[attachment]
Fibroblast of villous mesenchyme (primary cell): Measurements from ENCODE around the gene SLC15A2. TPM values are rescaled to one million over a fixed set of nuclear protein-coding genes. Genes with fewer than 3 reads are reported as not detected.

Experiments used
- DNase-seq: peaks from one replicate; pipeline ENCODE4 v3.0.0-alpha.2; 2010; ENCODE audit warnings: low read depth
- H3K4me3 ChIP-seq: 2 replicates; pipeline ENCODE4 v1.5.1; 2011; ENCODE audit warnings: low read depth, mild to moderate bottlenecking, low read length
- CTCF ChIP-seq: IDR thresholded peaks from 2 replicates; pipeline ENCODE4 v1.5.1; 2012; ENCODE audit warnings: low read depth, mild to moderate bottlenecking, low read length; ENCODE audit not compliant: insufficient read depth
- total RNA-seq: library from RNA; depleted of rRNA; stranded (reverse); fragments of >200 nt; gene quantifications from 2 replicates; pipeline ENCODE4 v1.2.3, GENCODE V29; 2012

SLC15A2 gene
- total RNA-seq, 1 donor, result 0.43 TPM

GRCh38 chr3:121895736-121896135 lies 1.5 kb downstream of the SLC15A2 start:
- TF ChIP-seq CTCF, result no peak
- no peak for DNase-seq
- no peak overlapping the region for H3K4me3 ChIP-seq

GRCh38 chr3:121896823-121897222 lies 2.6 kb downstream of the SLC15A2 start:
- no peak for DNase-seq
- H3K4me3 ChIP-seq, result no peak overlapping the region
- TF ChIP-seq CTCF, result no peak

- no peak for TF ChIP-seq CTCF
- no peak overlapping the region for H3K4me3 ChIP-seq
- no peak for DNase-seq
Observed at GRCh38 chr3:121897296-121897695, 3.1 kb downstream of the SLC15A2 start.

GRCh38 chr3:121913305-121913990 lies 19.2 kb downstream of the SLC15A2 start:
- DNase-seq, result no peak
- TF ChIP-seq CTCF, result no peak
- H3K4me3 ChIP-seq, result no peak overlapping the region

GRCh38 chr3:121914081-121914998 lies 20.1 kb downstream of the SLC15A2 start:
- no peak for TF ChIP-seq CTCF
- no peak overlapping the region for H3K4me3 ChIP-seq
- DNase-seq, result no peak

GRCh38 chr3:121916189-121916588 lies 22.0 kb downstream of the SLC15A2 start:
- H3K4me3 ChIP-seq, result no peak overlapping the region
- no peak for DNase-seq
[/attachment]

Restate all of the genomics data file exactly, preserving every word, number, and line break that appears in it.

Fibroblast of villous mesenchyme (primary cell): Measurements from ENCODE around the gene SLC15A2. TPM values are rescaled to one million over a fixed set of nuclear protein-coding genes. Genes with fewer than 3 reads are reported as not detected.

Experiments used
- DNase-seq: peaks from one replicate; pipeline ENCODE4 v3.0.0-alpha.2; 2010; ENCODE audit warnings: low read depth
- H3K4me3 ChIP-seq: 2 replicates; pipeline ENCODE4 v1.5.1; 2011; ENCODE audit warnings: low read depth, mild to moderate bottlenecking, low read length
- CTCF ChIP-seq: IDR thresholded peaks from 2 replicates; pipeline ENCODE4 v1.5.1; 2012; ENCODE audit warnings: low read depth, mild to moderate bottlenecking, low read length; ENCODE audit not compliant: insufficient read depth
- total RNA-seq: library from RNA; depleted of rRNA; stranded (reverse); fragments of >200 nt; gene quantifications from 2 replicates; pipeline ENCODE4 v1.2.3, GENCODE V29; 2012

SLC15A2 gene
- total RNA-seq, 1 donor, result 0.43 TPM

GRCh38 chr3:121895736-121896135 lies 1.5 kb downstream of the SLC15A2 start:
- TF ChIP-seq CTCF, result no peak
- no peak for DNase-seq
- no peak overlapping the region for H3K4me3 ChIP-seq

GRCh38 chr3:121896823-121897222 lies 2.6 kb downstream of the SLC15A2 start:
- no peak for DNase-seq
- H3K4me3 ChIP-seq, result no peak overlapping the region
- TF ChIP-seq CTCF, result no peak

- no peak for TF ChIP-seq CTCF
- no peak overlapping the region for H3K4me3 ChIP-seq
- no peak for DNase-seq
Observed at GRCh38 chr3:121897296-121897695, 3.1 kb downstream of the SLC15A2 start.

GRCh38 chr3:121913305-121913990 lies 19.2 kb downstream of the SLC15A2 start:
- DNase-seq, result no peak
- TF ChIP-seq CTCF, result no peak
- H3K4me3 ChIP-seq, result no peak overlapping the region

GRCh38 chr3:121914081-121914998 lies 20.1 kb downstream of the SLC15A2 start:
- no peak for TF ChIP-seq CTCF
- no peak overlapping the region for H3K4me3 ChIP-seq
- DNase-seq, result no peak

GRCh38 chr3:121916189-121916588 lies 22.0 kb downstream of the SLC15A2 start:
- H3K4me3 ChIP-seq, result no peak overlapping the region
- no peak for DNase-seq